Testimony: RRC Open Meeting 12.13.2022Testimonies

My name is Virginia Palacios, Executive Director of Commission Shift, and I came from Laredo, Texas to be here today. Commission Shift is a nonpartisan statewide nonprofit that is building public support to hold the Railroad Commission of Texas accountable to its mission in a shifting energy landscape.

Two weeks ago, our Deputy Director, Dr. Maria Reyes spoke on a panel at the Pipeline Safety Trust Conference in New Orleans.1 Pipeline Safety Trust is an organization that formed after a natural gas pipeline explosion killed three young boys in Bellingham, Washington. They host an annual convening with members of the public, state and federal pipeline safety officials, and representatives from pipeline companies, who seek constructive solutions out of competing priorities.

I want to highlight a few takeaways from the panel Dr. Reyes was on. First, we heard from Debrae Burns, a survivor of the 2020 Denbury Gulf Coast Pipeline carbon dioxide pipeline explosion in Mississippi. Mr. Burns shared that he was driving home from a fishing trip with his brother when they drove through a plume of carbon dioxide, and their engine shutoff. His brother was convulsing and foaming at the mouth. Mr. Burns later told me he spent a week at the hospital on a ventilator. He now suffers short term memory loss, and has been unemployed as a result. His daughters had to move out because he can no longer support them. He said he can no longer cook food on the stove because he forgets that it is on, and has almost burned the house down on several occasions.

In reports to PHMSA, Denbury reported no injuries,2 even though dozens of people affected by the plume were taken to the hospital and many spent the night at the hospital.3 I’m telling you this because the data you receive from operators about pipeline incidents may not always tell the full story of risks and consequences to our communities, and because Denbury is a company headquartered in Texas. As the commission continues to seek primacy for Class VI carbon dioxide injection, more of our communities will be exposed to hazards of carbon dioxide infrastructure, and we are counting on you to keep us safe.

My colleague, Dr. Reyes, discussed our contributions to the American Petroleum Institutes’ Pipeline Public Engagement Recommended Practice – RP 1185. The Recommended Practice provides guidance to hazardous liquids and gas transmission and gathering pipeline operators, interested parties in the public, governments, and rights holders for effective stakeholder engagement, moving beyond public awareness which is fundamentally a one-way communication activity. The ballot on RP 1185 is now open for comment online at ballots.api.org. Guests can download the standard and submit comments by using ballot ID 5959 and leaving the login ID blank. The comment period ends January 30, 2023. I am requesting that you ask the Oversight and Safety Division to review the Recommended Practice and consider ways that the Railroad Commission can better integrate two-way public engagement into its permitting and processes, including the Draft Monitoring and Enforcement Plan that the commission opens for comment each spring. This is relevant now because Texas’ energy landscape is changing rapidly -especially with expected growth in carbon dioxide and hydrogen transportation across the state.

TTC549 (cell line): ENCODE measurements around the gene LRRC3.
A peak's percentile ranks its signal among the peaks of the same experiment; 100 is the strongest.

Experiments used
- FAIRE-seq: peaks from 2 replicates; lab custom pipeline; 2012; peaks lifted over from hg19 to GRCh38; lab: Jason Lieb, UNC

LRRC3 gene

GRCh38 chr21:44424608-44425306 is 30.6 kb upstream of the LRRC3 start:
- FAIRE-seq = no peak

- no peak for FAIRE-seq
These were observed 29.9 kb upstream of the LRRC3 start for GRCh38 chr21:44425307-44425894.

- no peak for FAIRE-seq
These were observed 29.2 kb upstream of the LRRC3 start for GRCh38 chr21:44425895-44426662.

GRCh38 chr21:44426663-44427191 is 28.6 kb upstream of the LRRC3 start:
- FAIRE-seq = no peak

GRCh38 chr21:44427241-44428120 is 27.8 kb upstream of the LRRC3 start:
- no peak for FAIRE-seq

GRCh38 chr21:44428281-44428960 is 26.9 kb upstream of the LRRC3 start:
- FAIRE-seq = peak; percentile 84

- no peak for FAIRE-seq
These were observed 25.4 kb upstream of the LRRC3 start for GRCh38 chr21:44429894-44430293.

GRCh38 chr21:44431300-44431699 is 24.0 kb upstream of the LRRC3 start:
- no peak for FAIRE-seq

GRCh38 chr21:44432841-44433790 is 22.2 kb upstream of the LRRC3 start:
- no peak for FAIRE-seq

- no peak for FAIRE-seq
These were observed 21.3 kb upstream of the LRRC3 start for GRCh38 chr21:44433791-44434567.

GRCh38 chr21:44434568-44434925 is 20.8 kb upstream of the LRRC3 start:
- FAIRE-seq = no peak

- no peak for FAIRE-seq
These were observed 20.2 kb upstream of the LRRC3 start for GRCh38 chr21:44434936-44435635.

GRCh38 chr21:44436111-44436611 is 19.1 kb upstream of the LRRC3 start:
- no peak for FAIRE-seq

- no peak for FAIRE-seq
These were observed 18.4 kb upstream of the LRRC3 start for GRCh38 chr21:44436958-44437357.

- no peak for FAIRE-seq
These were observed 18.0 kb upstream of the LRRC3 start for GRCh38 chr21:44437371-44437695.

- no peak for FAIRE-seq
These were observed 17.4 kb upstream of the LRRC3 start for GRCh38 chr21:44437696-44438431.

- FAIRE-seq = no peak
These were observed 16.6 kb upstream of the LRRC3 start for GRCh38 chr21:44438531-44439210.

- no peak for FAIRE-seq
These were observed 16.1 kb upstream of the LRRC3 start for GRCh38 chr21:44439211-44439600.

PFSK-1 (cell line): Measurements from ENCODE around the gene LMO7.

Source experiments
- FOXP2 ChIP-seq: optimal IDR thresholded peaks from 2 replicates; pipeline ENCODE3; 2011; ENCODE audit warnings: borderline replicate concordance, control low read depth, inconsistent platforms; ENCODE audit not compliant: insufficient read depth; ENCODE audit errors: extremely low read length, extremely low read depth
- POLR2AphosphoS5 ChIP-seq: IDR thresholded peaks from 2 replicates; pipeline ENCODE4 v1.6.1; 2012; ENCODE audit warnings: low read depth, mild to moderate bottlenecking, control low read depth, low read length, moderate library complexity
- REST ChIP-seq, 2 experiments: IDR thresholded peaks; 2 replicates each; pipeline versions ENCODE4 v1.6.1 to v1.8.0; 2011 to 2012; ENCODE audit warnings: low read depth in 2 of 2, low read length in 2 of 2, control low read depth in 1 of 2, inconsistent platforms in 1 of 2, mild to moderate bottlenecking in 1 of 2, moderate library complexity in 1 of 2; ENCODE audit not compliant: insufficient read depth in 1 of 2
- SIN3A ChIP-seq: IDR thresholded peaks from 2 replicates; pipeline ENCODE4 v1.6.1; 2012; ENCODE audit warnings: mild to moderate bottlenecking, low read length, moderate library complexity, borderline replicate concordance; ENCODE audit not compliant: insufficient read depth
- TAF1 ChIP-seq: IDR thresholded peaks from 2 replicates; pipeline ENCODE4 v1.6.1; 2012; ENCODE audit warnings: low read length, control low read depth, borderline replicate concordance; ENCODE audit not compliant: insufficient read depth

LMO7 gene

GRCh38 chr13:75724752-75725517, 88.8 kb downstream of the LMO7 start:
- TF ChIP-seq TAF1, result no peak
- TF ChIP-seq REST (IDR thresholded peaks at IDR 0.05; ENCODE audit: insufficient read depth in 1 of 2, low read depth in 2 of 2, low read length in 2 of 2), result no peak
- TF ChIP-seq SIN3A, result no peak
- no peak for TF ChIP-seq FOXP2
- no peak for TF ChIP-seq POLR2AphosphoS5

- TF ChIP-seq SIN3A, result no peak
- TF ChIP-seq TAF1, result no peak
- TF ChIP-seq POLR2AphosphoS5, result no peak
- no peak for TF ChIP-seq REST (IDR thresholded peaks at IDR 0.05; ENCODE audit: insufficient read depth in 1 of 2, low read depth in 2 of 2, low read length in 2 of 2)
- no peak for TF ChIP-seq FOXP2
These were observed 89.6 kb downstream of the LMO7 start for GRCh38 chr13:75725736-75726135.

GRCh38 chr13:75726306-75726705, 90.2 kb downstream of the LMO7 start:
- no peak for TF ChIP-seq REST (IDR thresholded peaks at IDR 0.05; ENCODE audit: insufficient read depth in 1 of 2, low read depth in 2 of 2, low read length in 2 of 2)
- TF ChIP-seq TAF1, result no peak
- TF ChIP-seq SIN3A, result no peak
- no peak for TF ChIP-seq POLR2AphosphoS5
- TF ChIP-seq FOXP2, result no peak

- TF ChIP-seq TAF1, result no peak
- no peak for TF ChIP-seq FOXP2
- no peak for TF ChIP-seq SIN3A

Last, but not least, we heard from Linda Daugherty, Deputy Associate Administrator for Field Operations in the Office of Pipeline Safety at PHMSA. Linda discussed an internal analysis showing that a five-year-old growing up in a socially disadvantaged area was more likely to experience a pipeline incident than a five-year-old growing up in an affluent area. The findings align with two other peer-reviewed studies: one finding higher pipeline density in socially vulnerable communities,4 and another I co-authored that found a higher incidence of natural gas pipeline leaks in low-income communities and in communities of color.5 Linda’s team is now
working on a tool that utilities and state regulators can use to assess disparities in pipeline leaks across census blocks, considering a social vulnerability index. It is essential that pipelines are repaired and replaced based on risk, and that communities are not unfairly left behind because of their race, ethnicity, income, or other demographic factors. I want to encourage you to follow these developments at PHMSA and work to provide equal safety to all communities in Texas. Thank you for your time.

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